USA/ 26 September 2020/ Source/ https://www.usnews.com/
These students used planning and creativity to meet the costs of higher education.
By Arlene Weintraub and Margaret Loftus
If there’s one quality that Grace Itira Young admits to having in spades, it’s perseverance. Apprehensive about taking her first math course in college, the McMinnville, Tennessee, native ordered the textbook and taught herself the material before stepping into the classroom. And when it became clear that she couldn’t rely on her parents for financial support, she doggedly searched for money to pay for college without having to take out loans.
The foundation of her strategy was the Tennessee Promise program, which covers the cost of tuition and fees – after other financial aid – for up to two years at community colleges and other associate-degree-granting schools in the state for eligible residents. One requirement: a commitment to do community service. Young was already volunteering at a church, painting and running a food bank, and she also helped build a house for Habitat for Humanity.
“Tennessee Promise gave me hope and introduced me to what was possible.” she says.
As a freshman at Motlow State Community College—McMinnville, Young forced herself to get involved in extracurricular activities that could boost her resume and that turned out to be good sources of additional scholarship money.
Her plan worked. Young became executive vice president of the student government, which provided a grant that paid for her books. Her position on Phi Theta Kappa’s statewide academic team netted a $5,000 scholarship, enabling her to transfer to Tennessee Technological University, where she’s now a senior in an interdisciplinary program focused on human resources and leadership.
This semester she also received a $1,998 Pell Grant, $2,250 from a merit-based Tennessee HOPE Scholarship and two other awards, and she expects to cover her annual $11,000 tuition with cash left over.
Another major contributor: her full-time job. Young works as a legal secretary while taking a full load of accelerated courses in the evenings. She earns $12.50 an hour, lives at home and spends as little as possible so she can save and help her parents. Little wonder that she’s a stickler for time management.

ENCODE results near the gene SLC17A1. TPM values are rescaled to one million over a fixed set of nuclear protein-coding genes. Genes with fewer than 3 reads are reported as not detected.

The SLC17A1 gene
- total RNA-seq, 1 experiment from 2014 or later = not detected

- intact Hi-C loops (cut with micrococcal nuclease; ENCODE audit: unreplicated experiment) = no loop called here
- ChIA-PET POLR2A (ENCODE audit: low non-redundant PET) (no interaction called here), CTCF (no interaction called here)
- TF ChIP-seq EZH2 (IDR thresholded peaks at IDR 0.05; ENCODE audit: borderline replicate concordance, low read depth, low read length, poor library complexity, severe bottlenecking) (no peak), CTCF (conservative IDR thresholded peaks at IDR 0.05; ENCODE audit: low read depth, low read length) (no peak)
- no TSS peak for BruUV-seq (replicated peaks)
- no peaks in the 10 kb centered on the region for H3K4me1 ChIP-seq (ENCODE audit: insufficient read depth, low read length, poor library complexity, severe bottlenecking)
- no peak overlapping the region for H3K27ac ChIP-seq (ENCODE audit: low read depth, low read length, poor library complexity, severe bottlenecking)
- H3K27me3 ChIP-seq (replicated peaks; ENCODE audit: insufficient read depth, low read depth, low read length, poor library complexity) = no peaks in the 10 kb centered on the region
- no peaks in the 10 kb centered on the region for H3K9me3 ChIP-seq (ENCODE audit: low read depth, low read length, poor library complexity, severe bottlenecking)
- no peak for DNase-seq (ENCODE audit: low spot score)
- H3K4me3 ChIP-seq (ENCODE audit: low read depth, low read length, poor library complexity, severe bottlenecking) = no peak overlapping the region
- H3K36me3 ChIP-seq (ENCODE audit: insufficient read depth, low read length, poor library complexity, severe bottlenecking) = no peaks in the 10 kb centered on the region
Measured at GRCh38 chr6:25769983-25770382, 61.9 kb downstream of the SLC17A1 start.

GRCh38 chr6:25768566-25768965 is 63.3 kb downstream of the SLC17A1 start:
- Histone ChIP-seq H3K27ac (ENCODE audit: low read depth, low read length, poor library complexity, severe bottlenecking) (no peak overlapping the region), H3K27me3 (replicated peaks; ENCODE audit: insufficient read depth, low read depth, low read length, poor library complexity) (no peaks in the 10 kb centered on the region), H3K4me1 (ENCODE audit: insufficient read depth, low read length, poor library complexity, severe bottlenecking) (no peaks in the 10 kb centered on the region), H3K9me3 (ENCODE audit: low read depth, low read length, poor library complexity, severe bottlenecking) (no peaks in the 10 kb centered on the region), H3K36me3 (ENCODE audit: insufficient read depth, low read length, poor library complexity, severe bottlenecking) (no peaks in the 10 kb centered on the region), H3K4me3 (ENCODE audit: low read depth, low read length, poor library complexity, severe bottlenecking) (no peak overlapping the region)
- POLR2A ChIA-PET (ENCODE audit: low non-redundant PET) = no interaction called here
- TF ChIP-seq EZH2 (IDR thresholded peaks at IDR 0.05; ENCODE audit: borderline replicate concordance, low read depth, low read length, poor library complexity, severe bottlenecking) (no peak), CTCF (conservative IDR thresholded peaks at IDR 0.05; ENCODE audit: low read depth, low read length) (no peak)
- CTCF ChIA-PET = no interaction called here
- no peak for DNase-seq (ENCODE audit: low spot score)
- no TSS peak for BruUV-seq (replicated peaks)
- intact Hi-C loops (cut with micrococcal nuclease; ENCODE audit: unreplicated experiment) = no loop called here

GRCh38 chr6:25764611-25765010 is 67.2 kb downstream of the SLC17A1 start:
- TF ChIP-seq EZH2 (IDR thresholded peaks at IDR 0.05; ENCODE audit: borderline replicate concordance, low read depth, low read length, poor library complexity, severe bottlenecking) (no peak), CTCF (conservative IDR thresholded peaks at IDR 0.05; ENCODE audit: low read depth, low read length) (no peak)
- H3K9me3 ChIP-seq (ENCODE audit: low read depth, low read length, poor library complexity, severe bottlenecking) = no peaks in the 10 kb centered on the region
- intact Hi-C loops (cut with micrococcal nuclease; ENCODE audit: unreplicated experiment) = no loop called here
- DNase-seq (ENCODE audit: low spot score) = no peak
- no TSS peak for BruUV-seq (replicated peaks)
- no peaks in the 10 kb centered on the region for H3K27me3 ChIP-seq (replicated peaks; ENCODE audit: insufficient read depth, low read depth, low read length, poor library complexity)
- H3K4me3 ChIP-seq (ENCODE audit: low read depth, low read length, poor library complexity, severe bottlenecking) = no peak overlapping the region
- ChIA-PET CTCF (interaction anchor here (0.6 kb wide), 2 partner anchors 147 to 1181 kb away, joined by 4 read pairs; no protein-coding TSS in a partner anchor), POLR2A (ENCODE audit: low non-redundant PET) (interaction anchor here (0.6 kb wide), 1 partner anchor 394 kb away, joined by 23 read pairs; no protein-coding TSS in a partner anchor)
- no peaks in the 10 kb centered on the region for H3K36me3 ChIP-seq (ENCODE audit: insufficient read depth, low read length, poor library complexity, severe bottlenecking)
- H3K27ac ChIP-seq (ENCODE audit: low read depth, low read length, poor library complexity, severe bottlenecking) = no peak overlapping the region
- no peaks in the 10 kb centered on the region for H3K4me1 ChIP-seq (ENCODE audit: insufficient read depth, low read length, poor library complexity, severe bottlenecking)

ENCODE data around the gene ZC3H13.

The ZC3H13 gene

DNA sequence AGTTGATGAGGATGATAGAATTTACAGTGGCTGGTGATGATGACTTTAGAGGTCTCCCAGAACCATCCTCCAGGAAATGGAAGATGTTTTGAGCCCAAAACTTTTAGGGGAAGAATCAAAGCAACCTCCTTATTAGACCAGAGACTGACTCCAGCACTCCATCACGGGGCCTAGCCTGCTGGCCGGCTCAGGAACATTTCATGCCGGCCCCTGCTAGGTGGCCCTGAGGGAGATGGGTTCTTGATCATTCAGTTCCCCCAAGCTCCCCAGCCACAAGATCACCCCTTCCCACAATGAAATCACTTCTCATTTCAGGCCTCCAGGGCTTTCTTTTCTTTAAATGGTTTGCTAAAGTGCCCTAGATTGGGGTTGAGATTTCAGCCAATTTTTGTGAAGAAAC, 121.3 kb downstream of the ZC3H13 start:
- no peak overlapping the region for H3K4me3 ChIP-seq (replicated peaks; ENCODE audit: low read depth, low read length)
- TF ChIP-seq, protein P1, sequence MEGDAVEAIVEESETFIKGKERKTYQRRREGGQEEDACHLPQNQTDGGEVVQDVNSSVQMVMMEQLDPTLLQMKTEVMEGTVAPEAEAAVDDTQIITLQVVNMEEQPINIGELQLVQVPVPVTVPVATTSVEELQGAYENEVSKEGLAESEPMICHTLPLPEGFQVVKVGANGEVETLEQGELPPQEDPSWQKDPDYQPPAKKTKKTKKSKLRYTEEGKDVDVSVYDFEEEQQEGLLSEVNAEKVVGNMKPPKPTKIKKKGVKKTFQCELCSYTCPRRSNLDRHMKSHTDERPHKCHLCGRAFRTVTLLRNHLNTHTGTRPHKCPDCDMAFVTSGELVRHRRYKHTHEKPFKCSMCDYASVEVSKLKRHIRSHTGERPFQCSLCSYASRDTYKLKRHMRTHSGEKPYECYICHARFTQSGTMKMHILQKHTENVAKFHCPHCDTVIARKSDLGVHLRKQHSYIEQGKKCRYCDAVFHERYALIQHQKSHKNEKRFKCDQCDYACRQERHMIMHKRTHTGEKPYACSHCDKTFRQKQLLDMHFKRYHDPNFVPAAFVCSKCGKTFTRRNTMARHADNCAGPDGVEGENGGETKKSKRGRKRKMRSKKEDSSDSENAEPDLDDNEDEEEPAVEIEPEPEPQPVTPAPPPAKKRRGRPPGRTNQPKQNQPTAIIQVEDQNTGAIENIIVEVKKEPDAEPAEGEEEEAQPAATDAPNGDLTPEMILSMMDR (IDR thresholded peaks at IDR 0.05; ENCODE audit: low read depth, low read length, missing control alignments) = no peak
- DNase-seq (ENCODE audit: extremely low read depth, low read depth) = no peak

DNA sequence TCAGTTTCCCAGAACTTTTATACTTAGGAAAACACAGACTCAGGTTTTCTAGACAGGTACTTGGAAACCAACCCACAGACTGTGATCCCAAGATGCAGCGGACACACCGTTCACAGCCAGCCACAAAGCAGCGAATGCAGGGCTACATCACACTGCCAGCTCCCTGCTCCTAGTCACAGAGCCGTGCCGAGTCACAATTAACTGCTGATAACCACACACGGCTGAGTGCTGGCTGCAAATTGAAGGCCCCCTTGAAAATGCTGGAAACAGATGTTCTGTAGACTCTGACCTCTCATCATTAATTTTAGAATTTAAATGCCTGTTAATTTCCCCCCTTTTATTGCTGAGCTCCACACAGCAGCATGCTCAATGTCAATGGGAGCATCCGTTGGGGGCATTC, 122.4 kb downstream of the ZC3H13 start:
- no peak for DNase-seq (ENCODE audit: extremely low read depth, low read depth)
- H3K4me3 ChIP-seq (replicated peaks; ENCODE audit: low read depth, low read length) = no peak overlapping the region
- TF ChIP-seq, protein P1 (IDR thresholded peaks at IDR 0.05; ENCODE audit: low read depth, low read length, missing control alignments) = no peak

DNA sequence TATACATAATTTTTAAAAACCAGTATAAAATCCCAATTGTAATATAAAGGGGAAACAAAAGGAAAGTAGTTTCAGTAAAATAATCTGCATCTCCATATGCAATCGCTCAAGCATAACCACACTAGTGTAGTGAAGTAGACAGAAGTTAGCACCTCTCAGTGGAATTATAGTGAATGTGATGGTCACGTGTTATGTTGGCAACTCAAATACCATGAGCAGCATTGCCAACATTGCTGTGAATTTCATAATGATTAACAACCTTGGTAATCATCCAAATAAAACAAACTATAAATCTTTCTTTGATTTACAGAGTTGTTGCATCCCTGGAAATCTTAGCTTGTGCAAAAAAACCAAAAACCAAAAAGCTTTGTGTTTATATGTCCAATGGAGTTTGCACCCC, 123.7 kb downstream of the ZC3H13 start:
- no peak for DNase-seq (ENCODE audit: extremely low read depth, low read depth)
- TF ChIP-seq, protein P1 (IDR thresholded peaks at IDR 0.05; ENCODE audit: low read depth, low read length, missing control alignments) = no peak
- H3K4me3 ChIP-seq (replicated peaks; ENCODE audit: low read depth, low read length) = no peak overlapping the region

“Every week, I have a schedule of what time I devote to work, class, homework, housework, and down time – which is limited,” she says.
Another tactic she recommends is appealing to a school’s financial aid office if the first package doesn’t meet your needs. When considering four-year colleges, she successfully negotiated a revised offer from Lee University in Cleveland, Tennessee, but ultimately chose Tennessee Tech based on cost.
“I still would have had to take out a loan to go to Lee,” she says. “And there wasn’t that much difference between the schools.”
She plans to graduate in May or December 2021 with no debt and money in the bank. No surprise there.
One Student’s Strategy: Join the Army
Graham Webb, Washington University in St. Louis
Joining the military hadn’t occurred to Graham Webb until he happened upon the Army ROTC booth at the activity fair freshman year at Washington University in St. Louis. “I thought it was very cool,” says Webb, a second lieutenant in the Army’s CyberCorps, which defends military networks and conducts electronic warfare.
The Darien, Connecticut, native graduated last spring with a major in systems engineering.
The scholarship, which fully funds a cadet’s college education in exchange for a four-year commitment in the Army – some serve in the reserves for a longer period – appealed to Webb. Mainly, it would lift a burden from his parents, who had taken out loans and remortgaged their house to cover the school’s sticker price of about $50,000 plus more than $10,000 in room and board.
And there would be a “cool job” waiting when he graduated, he says.
Getting accepted proved more difficult than Webb had anticipated. He struggled in his original course of study, biomedical engineering, earning a 2.2 grade-point average freshman year. The Army requires a minimum GPA of 2.5, but in Webb’s case, recruiters were looking for a 3.3 or 3.4 thanks to stiff competition for the scholarship.
Passing the physical fitness test was also a challenge. Over the course of the next year, he switched his major to systems engineering and embarked on a self-improvement program, buckling down on academics and working out regularly to get fit. His grades improved steadily, reaching a 3.79 for a 21-credit course load senior year. By junior year, he was able to hike 24 miles in the mountains of New Mexico with a 45-pound backpack.
The effort bore results when he reapplied to ROTC sophomore year. In addition to covering tuition, room and board, and books, Webb received a stipend of $420 a month, plus $250 per credit hour in “critical language incentive pay” for taking Mandarin, amounting to about $1,250 a semester. He also received a $5,000 grant from a Chicago law firm for those studying engineering and Mandarin.
Now stationed in Fort Gordon, Georgia, for a nine-month course for officers, Webb feels fortunate for the way things turned out. Having to juggle his ROTC duties – including 5 a.m. workouts, military science classes and weekly labs, a summer internship at the Army Cyber Institute at the U.S. Military Academy, and informal mentoring of younger cadets – taught him organizational and leadership skills and time management.
His only regret is that he didn’t apply earlier. “It’s much easier to get the scholarship while you’re still in high school,” he says. “Otherwise you’re fighting for leftover funds.”